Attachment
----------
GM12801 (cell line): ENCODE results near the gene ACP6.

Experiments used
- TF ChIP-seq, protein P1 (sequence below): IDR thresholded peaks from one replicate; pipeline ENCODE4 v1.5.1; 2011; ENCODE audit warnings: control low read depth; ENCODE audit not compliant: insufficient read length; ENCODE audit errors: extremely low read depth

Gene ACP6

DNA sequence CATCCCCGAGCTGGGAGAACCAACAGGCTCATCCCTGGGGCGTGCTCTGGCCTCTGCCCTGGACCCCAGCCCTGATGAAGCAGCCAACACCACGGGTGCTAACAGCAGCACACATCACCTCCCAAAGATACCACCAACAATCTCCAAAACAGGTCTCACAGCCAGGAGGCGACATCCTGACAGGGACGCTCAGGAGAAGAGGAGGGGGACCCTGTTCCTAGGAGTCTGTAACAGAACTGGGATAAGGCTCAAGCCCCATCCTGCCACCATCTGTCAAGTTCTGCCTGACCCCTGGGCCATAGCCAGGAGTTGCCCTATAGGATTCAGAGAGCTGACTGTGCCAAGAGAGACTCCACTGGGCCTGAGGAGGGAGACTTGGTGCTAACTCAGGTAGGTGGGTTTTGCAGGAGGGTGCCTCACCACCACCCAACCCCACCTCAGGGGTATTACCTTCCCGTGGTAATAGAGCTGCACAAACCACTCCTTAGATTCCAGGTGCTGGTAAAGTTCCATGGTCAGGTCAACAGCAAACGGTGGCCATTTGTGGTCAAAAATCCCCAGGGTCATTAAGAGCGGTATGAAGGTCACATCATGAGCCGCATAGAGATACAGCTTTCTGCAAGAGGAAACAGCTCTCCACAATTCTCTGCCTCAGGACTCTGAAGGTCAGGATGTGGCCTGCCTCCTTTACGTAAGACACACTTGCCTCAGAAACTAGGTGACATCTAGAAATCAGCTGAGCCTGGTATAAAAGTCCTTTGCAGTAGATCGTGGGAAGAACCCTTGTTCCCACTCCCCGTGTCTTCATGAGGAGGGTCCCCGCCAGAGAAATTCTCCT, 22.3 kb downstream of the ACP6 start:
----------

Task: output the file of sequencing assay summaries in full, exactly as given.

GM12801 (cell line): ENCODE results near the gene ACP6.

Experiments used
- TF ChIP-seq, protein P1 (sequence below): IDR thresholded peaks from one replicate; pipeline ENCODE4 v1.5.1; 2011; ENCODE audit warnings: control low read depth; ENCODE audit not compliant: insufficient read length; ENCODE audit errors: extremely low read depth

Gene ACP6

DNA sequence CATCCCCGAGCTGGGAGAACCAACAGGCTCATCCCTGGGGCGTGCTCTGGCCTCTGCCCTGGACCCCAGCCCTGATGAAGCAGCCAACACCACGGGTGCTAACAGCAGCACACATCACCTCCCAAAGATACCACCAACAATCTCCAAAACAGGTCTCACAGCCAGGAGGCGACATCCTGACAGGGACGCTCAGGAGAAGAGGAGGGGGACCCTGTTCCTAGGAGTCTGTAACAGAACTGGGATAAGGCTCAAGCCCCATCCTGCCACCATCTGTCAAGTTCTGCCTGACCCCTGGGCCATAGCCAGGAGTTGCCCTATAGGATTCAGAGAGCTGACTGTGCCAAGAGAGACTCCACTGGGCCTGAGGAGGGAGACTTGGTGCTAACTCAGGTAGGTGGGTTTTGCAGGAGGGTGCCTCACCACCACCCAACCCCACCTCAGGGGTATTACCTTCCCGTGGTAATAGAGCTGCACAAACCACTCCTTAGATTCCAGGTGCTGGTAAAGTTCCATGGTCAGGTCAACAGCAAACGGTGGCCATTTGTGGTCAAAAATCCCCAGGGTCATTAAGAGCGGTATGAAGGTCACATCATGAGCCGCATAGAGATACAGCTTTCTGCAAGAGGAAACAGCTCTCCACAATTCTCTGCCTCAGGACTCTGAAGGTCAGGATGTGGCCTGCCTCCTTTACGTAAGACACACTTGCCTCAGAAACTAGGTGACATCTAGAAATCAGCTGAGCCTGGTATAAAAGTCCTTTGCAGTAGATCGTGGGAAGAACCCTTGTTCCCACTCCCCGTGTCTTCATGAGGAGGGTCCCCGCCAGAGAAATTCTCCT, 22.3 kb downstream of the ACP6 start: